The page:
And hey, glass! It’s like transparent and stuff! You can use the drone camera to view the room for hidden threats and all that!

Anonymous Coward says:

Re: Re:

Now police will be able to subdue suspects from the safety of their armored personnel carrier outside.

Well, no-one cared when it was children in the middle east being shot and killed by drone strikes. To the point that said children feared the blue sky because it meant drones could fly that day. Of course they’d decide to use it in the US. Now the cops can be actual terrorists! Terrorizing the US citizenry the same way they terrorized children in the Corps. From the safety of a well fortified and gaurded command bunker, never having to even know the names of the people, oh fun-sized terrorists my mistake, they kill at the push of a button.

Anonymous Coward says:


they already use them for traffic stops and other things that the FCC has told them NO to! oh that’s right the blue lies mafia don’t need to follow the LAW!

of coarse the last thing the blue lies mafia needs is MORE weapons and toys to use and abuse! they already have WE THE PEOPLE to abuse without accountability…..

up next a wall penetrating drone. just aim at wall and shoot. robot goes inside and has full array of weaponry to be misused as usual….

Josh says:

Al alternative perspective

As with anything in life, there are trade-offs. Could the BRINC drone harm an innocent household member? Of course. But could it not prevent a fatal shooting like the one Breonna Taylor was killed in? I suspect it could.

Thus far there is no empirical proof as to whether more or fewer injuries/fatalities will result from this form of warranted forceful entry. In calling for police reform, which the majority of American’s now believe is necessary, must we be so discouraging of an untried alternative?

The average police officer wants to protect the citizenry. Average citizens depend on law enforcement to protect them. If the goal is maximizing a sense of security and minimizing unnecessary death, we must evaluate change with level-heads to arrive at improving solutions.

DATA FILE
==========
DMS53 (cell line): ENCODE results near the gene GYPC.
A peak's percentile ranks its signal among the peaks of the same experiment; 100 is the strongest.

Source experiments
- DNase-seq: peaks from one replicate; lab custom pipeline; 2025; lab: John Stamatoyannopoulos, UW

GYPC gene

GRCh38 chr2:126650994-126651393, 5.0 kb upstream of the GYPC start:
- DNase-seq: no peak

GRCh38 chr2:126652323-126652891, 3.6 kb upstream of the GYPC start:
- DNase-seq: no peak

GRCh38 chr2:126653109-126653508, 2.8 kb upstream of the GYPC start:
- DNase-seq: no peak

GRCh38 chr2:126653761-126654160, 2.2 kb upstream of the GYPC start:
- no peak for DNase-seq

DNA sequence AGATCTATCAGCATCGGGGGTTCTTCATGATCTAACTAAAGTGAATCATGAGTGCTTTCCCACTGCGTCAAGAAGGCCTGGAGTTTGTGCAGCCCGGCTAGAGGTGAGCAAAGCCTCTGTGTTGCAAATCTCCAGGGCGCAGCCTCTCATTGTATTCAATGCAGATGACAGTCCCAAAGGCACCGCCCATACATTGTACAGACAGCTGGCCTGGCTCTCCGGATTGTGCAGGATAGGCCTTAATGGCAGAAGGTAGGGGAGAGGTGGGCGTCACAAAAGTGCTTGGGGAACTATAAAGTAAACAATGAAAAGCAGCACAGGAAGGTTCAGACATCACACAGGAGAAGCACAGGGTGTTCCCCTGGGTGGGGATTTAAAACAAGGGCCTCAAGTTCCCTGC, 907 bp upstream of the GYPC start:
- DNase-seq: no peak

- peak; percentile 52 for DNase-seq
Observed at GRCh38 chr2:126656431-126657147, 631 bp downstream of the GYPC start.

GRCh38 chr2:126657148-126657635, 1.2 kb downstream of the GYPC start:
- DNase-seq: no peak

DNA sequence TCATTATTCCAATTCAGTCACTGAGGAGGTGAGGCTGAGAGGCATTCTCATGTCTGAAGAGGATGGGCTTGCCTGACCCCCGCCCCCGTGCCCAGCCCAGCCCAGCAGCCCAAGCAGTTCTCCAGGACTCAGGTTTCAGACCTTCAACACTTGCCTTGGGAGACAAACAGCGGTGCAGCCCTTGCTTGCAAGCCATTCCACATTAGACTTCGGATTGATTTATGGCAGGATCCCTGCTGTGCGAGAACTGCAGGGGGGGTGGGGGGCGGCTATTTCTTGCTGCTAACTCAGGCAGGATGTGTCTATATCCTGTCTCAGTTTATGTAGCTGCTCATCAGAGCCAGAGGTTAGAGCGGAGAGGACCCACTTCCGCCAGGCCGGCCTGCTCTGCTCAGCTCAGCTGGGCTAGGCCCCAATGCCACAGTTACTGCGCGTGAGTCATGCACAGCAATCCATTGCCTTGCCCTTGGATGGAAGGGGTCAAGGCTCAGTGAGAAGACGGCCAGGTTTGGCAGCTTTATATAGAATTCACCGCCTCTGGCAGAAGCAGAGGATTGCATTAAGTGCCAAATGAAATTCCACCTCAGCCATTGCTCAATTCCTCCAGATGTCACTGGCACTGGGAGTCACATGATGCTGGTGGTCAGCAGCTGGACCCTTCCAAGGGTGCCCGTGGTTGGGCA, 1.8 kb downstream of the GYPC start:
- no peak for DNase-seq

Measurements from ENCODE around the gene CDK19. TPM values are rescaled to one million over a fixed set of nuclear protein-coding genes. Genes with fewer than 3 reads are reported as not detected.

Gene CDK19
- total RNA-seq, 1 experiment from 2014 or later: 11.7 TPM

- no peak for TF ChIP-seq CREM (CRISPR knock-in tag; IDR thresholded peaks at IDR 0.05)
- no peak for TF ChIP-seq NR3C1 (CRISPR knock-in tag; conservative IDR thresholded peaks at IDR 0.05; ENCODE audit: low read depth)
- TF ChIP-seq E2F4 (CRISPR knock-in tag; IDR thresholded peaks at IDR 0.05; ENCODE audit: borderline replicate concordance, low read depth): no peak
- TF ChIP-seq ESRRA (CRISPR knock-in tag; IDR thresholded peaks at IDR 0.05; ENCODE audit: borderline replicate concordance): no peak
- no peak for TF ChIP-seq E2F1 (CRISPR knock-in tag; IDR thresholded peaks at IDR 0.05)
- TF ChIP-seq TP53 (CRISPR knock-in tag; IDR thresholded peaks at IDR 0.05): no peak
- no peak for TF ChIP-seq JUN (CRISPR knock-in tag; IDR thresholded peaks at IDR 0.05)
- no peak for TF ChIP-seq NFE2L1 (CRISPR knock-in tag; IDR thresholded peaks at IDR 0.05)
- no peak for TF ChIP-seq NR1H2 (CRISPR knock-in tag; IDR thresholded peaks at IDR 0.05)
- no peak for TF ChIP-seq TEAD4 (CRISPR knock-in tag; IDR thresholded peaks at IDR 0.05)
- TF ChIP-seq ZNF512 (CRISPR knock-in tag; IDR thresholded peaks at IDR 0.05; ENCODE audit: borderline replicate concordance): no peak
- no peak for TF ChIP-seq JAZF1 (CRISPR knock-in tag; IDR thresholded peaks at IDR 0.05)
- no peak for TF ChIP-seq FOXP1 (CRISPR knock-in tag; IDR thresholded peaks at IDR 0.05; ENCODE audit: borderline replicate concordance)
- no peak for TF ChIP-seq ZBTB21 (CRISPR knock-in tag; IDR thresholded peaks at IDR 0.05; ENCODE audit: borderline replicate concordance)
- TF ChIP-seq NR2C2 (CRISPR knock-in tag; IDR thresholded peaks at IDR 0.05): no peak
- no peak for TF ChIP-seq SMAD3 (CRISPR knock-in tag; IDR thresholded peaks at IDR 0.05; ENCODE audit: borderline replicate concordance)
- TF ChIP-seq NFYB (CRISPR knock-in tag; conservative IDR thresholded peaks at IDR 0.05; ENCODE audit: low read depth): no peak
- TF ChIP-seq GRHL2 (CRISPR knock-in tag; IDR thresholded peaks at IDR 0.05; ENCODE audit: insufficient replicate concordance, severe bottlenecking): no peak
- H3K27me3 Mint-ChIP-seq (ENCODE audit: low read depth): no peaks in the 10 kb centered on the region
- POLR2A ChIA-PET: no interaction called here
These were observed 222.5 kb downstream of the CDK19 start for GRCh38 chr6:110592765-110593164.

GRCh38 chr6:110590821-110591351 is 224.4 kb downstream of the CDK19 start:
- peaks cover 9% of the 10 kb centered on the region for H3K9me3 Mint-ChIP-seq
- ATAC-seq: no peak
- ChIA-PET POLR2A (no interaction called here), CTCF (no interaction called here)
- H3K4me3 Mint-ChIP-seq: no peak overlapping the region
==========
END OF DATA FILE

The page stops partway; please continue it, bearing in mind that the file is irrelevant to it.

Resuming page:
Anonymous Coward says:

Re: Al alternative perspective

But could it not prevent a fatal shooting like the one Breonna Taylor was killed in?

No, because it is being used by the the ones responsible for that shooting, the cops, who went in expecting opposition. It will only be deployed when the cops expect trouble, and I predict its main use will be clearing the way for flash bangs and tear gas to be tossed into the house.

Josh says:

Re: Re: Al alternative perspective

I recognize this is an internet forum, but I expect a more nuanced answer. How can you unequivocally state "No". This assumption presumes ALL police officers will use it for more harm than good – a statistical impossibility. Officers, like many humans, innately value self-preservation; in other words, they don’t want to die! If they had a live-feed video of not just Taylor but her armed boyfriend, they would not have entered. They wanted to live. In this case, that desire to live may have saved the life of an innocent bystander: Breonna Taylor.

Anonymous Coward says:

Re: Re: Re: Al alternative perspective

There are lots of drones available that carry a camera, and can be used to take a through windows. Going to the extent of breaking a window is an aggressive act, and only improves you view inside the room if you fly the drone through the window. Note that curtains are enough to bring a drone down, and doors limit where the drone can go. Also, flying a drone of that size in an occupied build in a reckless act, in that it risks injury to to people. Also, using such a drone loses any element of surprise, so unless the cops are already in position for a forced entry, they will have to approach a building with alerted suspects inside.

Such a drone is a tool for those whose starting position is that they are attacking an enemy, which is at the root of so many instances of cops shooting people.